WINNER of the OCM Bocas Prize for Caribbean Literature 2020
Set in the immediate aftermath of 2017’s Hurricane Irma, the most catastrophic storm to strike the British Virgin Islands, Richard Georges’ Epiphaneia stands as a collection of rich, transcendental verse. Beyond the loss and devastation that such a natural disaster brings, Georges’ ideas span beyond the physical world, asking us to consider the ways in which families and communities come together amidst such tragedy.
Blood runs under the earth. A father will instruct his daughter to the hills where their ancestors are buried. A flying man opens a door in the sky. Children play in the twisted roots of a landscape both dangerous and triumphant. Constantly attuned to the devastating power of nature and where the body, too, is ‘a precarious house’, these poems are hymns to the resilience of the human spirit. Georges locates in the negative space of aftermath both the ghosts of history, and the mythic beginnings of a yet unlived, rejuvenated world.
“An island browns in the sea, a boy beats a drum, tongues swell up with language. These poems are astonishing, largely unprecedented. Georges has written a truly living text.” - Kaveh Akbar
Written during the aftermath of Hurricane Irma, Epiphaneia is a collection which explores life, loss, grief and community. From the very beginning, Georges speaks with maturity, experience and wisdom; immediately placing Epiphaneia above several, current poetry releases as its poetic calibre ensures it deserves a space on everyone’s bookshelf.
At times, Georges’ writing is reminiscent of some of the greatest modern poets. In ‘On Remembering’ I caught echoes of Plath, whilst pieces like ‘Pathfinder’ and ‘A Longer Loneliness’ recalled the way Heaney wrote about Ireland. But, Georges’ individual voice is loud and stark. It is rare every poem in a collection causes you to pause, recognise you are in the grip of an incredibly talented writer, and then continue. With each poem, I savoured the poignant truth in Georges’ verses; in his ability to communicate ancient soul-deep feelings with enviable piquancy.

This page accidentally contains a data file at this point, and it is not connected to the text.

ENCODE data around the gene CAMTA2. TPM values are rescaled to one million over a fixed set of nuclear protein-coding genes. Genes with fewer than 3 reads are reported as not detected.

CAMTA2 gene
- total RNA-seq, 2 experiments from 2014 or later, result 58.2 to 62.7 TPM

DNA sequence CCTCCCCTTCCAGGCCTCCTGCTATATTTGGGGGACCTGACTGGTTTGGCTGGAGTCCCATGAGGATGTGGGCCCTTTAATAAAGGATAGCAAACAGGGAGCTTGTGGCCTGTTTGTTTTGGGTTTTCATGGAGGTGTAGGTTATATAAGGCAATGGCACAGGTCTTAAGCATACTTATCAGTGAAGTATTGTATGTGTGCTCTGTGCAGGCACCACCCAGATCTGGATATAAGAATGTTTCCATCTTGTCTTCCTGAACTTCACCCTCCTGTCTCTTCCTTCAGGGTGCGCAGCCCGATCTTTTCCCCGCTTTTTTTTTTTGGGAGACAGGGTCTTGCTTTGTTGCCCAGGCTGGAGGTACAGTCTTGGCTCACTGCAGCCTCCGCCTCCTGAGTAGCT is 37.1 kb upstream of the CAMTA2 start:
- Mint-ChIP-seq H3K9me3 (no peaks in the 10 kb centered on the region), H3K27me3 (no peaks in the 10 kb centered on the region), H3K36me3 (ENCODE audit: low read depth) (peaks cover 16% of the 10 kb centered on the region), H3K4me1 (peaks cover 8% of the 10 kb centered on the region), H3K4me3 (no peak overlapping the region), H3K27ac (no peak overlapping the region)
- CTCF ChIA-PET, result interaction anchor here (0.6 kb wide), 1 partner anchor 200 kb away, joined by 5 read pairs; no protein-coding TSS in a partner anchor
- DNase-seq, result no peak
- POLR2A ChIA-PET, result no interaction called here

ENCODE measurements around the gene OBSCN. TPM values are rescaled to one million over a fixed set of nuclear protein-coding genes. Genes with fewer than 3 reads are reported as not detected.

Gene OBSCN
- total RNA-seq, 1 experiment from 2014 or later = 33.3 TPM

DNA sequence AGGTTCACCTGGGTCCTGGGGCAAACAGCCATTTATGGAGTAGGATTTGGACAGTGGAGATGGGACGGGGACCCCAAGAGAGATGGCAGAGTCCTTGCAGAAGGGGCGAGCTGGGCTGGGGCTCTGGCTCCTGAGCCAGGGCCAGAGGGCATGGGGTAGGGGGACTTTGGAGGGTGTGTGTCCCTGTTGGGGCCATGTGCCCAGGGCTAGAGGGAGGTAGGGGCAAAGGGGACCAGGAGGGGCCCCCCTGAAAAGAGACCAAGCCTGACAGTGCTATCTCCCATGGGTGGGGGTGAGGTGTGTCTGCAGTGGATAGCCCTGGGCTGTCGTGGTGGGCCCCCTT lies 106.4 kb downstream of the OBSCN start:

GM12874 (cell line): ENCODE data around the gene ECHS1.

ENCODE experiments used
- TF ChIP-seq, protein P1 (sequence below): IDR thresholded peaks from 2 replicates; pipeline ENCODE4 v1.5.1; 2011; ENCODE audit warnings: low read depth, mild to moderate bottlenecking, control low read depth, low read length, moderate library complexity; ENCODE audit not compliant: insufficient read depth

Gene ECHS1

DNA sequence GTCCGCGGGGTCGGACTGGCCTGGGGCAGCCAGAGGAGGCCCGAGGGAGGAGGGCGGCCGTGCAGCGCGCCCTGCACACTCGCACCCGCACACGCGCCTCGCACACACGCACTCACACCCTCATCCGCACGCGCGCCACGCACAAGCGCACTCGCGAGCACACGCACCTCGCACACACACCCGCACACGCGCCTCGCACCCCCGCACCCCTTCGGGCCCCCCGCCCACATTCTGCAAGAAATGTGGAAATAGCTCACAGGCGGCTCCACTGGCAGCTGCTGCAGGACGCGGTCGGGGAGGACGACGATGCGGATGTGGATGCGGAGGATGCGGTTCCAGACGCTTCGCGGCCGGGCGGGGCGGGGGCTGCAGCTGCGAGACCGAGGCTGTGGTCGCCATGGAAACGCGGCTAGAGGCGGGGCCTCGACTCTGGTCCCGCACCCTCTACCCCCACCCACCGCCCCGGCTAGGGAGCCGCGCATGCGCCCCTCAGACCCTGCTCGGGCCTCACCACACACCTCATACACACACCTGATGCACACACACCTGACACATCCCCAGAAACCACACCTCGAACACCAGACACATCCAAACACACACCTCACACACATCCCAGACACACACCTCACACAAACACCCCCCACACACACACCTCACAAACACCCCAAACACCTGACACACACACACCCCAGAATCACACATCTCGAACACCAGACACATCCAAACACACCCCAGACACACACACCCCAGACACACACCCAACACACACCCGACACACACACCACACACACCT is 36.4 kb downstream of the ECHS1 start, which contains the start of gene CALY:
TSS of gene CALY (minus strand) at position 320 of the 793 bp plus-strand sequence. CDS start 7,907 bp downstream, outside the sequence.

“goodbye comes in languages I cannot remember,
I cannot understand anymore.”
(Too Full of Vermouth and Cigarette Smoke)
“to submerge in this gorgeous too full life.”
(The Logic of Perceiving)
Georges writes with a taste of life lived with love and fear in both hands. Thus, as Epiphaneia moves on to poems directly inspired by Hurricane Irma, the grief, hope and sense of community is palpable.
‘The Storm is Here...’ and ‘An Inventory for Survival’ both vividly capture the ecological destruction wrought by the hurricane and how we always seek to rebuild what we have lost - even in our heartache, even in the knowledge we cannot recover everything. Consequently, there is great sadness at times but Georges continues to uncover hope wherever it can be found.
“birds loops like kites, the sun remains a star
and we are still here”
(Still Life of a Ruin)
“I’ve begun to learn that devastateddoes not mean dead,
that ruin can be resplendent,
that what has been emptied can be filled.”
(The Year Has Become More Beautiful)
‘Altricial’ too, is a beautiful commentary on beginning again.
Georges does not miss a beat. Every poem reaches out and touches the reader - comforts and consoles them, shares universal truths with the hope to swallow them.
Epiphaneia finishes with the strength it opens with. The prosetry piece ‘Notes on the Road Town’ alongside ‘Heartache is for Lovers...’ and ‘A Mixtape for Tortola’ leave you with the bittersweet reminder that nothing in life lasts forever yet some things (like our capability to love and lose) will never change.
I am an English teacher and a writer. I published my first poetry collection, Between the Trees, in May 2019. I read widely and avidly and review through Reedsy Discovery, Amazon Vine and individual review requests. All reviews are published on Amazon, Goodreads and my blog - My Screaming Twenties.